Looking at the Passion and Sufferings of Jesus, McGovern offers insights and advice, referencing the Apostolic Letter of Saint John Paul II Salvifici Doloris (The Christian meaning of human suffering). In part, the pope recalls that St. Paul wrote to the Colossians (1:24), “…and in my flesh I complete what is lacking in the afflictions of Christ for the good of his body, that is, the Church”. John Paul II explains: “Christ wants to unite himself with each individual, and in a particular way he unites himself with those who suffer. … For whoever suffers in union with Christ — just as the apostle Paul endures his “tribulations” in union with Christ — not only receives from Christ this strength already mentioned, but also “completes” by his suffering “what is lacking to the afflictions of Christ. .’… No man can add to it [the sufferings of Christ]. But at the same time, in the mystery of the Church as his Body, Christ has somehow opened up his own redemptive suffering to all human suffering. Insofar as man takes part in the sufferings of Christ – in any part of the world and at any time in history – insofar as he completes in his own way the suffering through which Christ accomplished the redemption of the world.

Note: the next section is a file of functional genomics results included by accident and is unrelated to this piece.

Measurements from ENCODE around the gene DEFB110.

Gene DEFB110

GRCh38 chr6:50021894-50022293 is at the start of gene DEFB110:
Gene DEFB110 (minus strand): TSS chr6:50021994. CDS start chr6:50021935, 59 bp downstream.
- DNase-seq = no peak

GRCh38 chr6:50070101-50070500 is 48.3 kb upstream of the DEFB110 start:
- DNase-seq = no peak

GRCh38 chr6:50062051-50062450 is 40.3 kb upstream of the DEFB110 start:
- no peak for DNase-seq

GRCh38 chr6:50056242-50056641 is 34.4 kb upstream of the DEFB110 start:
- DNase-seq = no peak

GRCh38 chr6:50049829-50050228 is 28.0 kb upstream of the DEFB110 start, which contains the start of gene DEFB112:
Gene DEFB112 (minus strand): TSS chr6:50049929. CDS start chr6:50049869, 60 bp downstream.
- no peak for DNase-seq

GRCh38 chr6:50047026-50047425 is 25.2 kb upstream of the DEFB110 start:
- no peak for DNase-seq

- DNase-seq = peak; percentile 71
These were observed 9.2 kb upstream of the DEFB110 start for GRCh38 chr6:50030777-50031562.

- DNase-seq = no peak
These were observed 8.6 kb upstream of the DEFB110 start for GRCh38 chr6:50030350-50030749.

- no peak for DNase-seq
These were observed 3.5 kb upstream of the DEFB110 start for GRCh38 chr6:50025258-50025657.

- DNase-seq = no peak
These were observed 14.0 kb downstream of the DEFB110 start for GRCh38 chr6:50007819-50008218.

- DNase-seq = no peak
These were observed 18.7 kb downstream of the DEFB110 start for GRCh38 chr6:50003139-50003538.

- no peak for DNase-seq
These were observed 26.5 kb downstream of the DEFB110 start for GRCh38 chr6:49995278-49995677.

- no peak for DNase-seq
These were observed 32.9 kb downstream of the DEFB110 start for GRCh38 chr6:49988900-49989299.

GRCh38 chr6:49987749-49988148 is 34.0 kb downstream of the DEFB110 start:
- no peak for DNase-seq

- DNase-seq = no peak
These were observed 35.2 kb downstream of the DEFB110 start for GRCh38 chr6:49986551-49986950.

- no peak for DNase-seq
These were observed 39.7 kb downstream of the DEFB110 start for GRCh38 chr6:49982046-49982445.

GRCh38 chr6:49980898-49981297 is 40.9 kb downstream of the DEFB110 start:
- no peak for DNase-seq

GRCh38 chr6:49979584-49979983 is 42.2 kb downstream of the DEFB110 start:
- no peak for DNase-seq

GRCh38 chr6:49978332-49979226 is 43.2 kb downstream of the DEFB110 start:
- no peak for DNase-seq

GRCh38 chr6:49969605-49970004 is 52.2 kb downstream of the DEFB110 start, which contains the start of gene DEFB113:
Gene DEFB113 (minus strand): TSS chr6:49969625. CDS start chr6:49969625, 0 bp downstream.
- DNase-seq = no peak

John Paul II adds: “Does this mean that the redemption brought about by Christ is not complete? No… the Redemption that has already been fully accomplished is, in a sense, constantly being accomplished.

Reflecting on the pope’s words, McGovern said that because Christ redeemed the human person through suffering, “we can also use our suffering to redeem other people. This is how we exercise our priesthood. I can offer my suffering for the salvation of another person. It affects eternity. Once we realize this, why wouldn’t we use this power? »

McGovern pointed out, “When we are hurting and don’t know what to do, one of the best things to do is look at Jesus on the cross. As Saint John Paul II says, “the meaning of suffering is redemption”.